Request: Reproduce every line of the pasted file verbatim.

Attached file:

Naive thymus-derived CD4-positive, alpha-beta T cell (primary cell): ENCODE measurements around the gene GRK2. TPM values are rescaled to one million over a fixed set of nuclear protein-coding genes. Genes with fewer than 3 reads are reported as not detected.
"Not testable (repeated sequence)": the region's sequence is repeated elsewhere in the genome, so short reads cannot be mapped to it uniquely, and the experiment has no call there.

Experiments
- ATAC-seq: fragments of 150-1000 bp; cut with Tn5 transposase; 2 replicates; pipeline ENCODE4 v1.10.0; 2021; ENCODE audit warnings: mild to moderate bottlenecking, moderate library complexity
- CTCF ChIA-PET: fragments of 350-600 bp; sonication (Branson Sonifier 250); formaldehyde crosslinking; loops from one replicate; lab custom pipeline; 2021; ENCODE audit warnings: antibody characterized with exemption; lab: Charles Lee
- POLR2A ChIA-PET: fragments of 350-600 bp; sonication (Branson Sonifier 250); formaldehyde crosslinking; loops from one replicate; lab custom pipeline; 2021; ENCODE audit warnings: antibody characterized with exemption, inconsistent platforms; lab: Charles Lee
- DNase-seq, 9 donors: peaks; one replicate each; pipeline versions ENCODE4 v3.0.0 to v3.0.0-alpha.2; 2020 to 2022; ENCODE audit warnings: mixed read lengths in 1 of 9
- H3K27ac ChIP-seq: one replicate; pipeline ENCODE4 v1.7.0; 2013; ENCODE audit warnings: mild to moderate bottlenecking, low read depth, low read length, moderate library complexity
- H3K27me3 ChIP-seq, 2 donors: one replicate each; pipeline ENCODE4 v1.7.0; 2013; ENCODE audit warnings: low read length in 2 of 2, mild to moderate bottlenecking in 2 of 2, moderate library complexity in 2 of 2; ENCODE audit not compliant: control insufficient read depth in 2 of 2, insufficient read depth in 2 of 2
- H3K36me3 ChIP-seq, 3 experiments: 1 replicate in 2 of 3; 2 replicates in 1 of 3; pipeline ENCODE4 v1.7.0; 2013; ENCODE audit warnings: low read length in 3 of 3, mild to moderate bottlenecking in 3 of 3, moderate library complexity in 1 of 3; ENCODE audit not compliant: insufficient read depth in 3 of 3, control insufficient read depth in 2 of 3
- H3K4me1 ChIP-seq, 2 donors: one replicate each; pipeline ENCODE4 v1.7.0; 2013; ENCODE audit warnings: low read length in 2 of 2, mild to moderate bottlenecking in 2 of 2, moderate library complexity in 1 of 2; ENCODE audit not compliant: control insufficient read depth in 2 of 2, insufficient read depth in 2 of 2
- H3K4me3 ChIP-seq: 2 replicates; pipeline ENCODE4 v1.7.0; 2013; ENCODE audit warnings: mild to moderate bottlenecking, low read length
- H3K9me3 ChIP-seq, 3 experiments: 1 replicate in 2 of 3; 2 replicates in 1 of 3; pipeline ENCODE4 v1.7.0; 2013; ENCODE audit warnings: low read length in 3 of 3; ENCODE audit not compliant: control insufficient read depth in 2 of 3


Naive thymus-derived CD4-positive, alpha-beta T cell (primary cell): ENCODE measurements around the gene GRK2. TPM values are rescaled to one million over a fixed set of nuclear protein-coding genes. Genes with fewer than 3 reads are reported as not detected.
"Not testable (repeated sequence)": the region's sequence is repeated elsewhere in the genome, so short reads cannot be mapped to it uniquely, and the experiment has no call there.

Experiments
- ATAC-seq: fragments of 150-1000 bp; cut with Tn5 transposase; 2 replicates; pipeline ENCODE4 v1.10.0; 2021; ENCODE audit warnings: mild to moderate bottlenecking, moderate library complexity
- CTCF ChIA-PET: fragments of 350-600 bp; sonication (Branson Sonifier 250); formaldehyde crosslinking; loops from one replicate; lab custom pipeline; 2021; ENCODE audit warnings: antibody characterized with exemption; lab: Charles Lee
- POLR2A ChIA-PET: fragments of 350-600 bp; sonication (Branson Sonifier 250); formaldehyde crosslinking; loops from one replicate; lab custom pipeline; 2021; ENCODE audit warnings: antibody characterized with exemption, inconsistent platforms; lab: Charles Lee
- DNase-seq, 9 donors: peaks; one replicate each; pipeline versions ENCODE4 v3.0.0 to v3.0.0-alpha.2; 2020 to 2022; ENCODE audit warnings: mixed read lengths in 1 of 9
- H3K27ac ChIP-seq: one replicate; pipeline ENCODE4 v1.7.0; 2013; ENCODE audit warnings: mild to moderate bottlenecking, low read depth, low read length, moderate library complexity
- H3K27me3 ChIP-seq, 2 donors: one replicate each; pipeline ENCODE4 v1.7.0; 2013; ENCODE audit warnings: low read length in 2 of 2, mild to moderate bottlenecking in 2 of 2, moderate library complexity in 2 of 2; ENCODE audit not compliant: control insufficient read depth in 2 of 2, insufficient read depth in 2 of 2
- H3K36me3 ChIP-seq, 3 experiments: 1 replicate in 2 of 3; 2 replicates in 1 of 3; pipeline ENCODE4 v1.7.0; 2013; ENCODE audit warnings: low read length in 3 of 3, mild to moderate bottlenecking in 3 of 3, moderate library complexity in 1 of 3; ENCODE audit not compliant: insufficient read depth in 3 of 3, control insufficient read depth in 2 of 3
- H3K4me1 ChIP-seq, 2 donors: one replicate each; pipeline ENCODE4 v1.7.0; 2013; ENCODE audit warnings: low read length in 2 of 2, mild to moderate bottlenecking in 2 of 2, moderate library complexity in 1 of 2; ENCODE audit not compliant: control insufficient read depth in 2 of 2, insufficient read depth in 2 of 2
- H3K4me3 ChIP-seq: 2 replicates; pipeline ENCODE4 v1.7.0; 2013; ENCODE audit warnings: mild to moderate bottlenecking, low read length
- H3K9me3 ChIP-seq, 3 experiments: 1 replicate in 2 of 3; 2 replicates in 1 of 3; pipeline ENCODE4 v1.7.0; 2013; ENCODE audit warnings: low read length in 3 of 3; ENCODE audit not compliant: control insufficient read depth in 2 of 3